"What is more, he does not sing of these exalted matters in the common words that most people ordinarily use, but he illustrates and adorns his theme with lofty and figurative words to such an extent that when the crowd hears them, it supposes that the subject treated is something very different. For this is the custom with kings and princes: they compose and sing amatory ballads which the crowd takes to be songs about a bride or a sweetheart, when in fact they protray the condition of their state and people with their songs. This is precisely what 'Teuerdank' has done in joining 'Ehrenreich' to Maximilian as his bride [The Dangers and Adventures of the Famous Hero and Knight Sir Teuerdank was an allegorical peom by Emperor Maximilian I, recounting his own exploits. The emperor is knight Teuerdank ('Precious Reward' or 'Lofty Thinker'), who woos and wins Lady Ehrenreich ('Honored Realm' or 'Rich in Honor'), representing Mary of Burgundy. This vain and bombastic allegory was first printed privately at Nuremberg in 1517 and published at Augsburg in 1519]. Or if they speak about hunting, they want to signify by this language that the enemy has been routed and put to flight and that they have gained the victory, as when they say, 'The wild boar is speared, the savage beast is taken,' and other things of the same sort.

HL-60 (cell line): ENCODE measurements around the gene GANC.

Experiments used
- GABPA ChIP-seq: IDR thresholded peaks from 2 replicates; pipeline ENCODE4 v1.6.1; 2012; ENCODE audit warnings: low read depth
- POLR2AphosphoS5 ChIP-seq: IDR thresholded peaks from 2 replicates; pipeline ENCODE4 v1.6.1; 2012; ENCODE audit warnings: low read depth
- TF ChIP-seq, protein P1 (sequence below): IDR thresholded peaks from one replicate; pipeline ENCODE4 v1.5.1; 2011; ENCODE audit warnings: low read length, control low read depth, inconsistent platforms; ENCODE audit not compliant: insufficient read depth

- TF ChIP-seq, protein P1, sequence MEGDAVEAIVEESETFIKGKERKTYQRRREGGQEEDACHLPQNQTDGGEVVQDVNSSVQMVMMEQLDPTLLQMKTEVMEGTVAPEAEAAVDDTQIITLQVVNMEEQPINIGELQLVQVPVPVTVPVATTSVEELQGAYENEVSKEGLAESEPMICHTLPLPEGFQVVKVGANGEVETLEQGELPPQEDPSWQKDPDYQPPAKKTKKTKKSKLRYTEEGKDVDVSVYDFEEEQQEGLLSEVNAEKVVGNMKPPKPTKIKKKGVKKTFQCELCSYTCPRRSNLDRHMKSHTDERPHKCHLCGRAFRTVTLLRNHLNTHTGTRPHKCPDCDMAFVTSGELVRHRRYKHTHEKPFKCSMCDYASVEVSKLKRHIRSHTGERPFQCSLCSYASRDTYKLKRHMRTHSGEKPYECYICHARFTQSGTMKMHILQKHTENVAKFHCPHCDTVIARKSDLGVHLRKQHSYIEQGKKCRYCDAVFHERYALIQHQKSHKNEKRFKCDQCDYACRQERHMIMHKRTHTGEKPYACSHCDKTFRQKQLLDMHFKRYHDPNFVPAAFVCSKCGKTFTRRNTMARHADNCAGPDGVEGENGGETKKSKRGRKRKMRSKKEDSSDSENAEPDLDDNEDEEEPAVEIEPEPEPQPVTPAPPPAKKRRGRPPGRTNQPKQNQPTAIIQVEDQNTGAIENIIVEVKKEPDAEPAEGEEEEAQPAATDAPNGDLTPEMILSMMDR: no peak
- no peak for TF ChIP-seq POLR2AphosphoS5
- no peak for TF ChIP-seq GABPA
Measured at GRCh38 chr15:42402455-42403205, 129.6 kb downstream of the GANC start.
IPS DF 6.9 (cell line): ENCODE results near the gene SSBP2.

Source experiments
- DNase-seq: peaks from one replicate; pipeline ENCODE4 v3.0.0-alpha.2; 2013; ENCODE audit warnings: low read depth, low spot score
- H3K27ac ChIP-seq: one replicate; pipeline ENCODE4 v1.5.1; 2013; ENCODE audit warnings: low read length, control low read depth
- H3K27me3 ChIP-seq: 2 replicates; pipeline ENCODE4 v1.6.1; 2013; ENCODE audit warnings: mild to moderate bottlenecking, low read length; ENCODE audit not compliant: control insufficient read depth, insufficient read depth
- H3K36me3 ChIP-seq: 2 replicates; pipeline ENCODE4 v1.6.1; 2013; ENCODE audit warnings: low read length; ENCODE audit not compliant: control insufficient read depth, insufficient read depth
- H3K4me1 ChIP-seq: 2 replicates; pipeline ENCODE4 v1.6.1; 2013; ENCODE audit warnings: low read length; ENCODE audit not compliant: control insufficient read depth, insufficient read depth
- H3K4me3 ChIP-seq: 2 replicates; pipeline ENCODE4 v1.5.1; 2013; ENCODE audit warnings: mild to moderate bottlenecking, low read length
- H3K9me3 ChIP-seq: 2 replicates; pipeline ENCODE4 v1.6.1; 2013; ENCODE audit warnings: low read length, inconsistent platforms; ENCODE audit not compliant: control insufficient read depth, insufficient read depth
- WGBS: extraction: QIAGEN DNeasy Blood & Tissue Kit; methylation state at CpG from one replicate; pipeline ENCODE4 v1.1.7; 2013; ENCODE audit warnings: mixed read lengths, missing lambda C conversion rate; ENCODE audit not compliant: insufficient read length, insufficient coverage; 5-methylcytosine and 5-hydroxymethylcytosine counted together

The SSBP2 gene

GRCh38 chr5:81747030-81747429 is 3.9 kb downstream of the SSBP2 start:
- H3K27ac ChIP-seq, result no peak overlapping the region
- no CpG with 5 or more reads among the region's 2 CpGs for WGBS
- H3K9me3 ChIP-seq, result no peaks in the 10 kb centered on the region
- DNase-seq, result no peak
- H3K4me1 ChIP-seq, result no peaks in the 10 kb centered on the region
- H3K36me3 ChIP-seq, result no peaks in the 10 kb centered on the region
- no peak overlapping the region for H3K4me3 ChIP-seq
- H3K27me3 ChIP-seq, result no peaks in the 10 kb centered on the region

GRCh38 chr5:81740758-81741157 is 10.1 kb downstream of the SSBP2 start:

"Solomon proceeds in just this fashion in this song of his. He uses magnificent words -words that are worthy of so great a king - in describing his concerns. He makes God the bridegroom and his people the bride, and in this mode he sings of how much God loves that people, how many and how rich are the gifts He lavishes and heaps upon it, and finally how He embraces and cherishes the same people with a goodness and mercy with which no bridegroom has ever embraced or cherished his bride. And thus Solomon begins by speaking in the person of the whole people as the bride of God: 'He is kissing me.'"

Luther then adds as further introduction: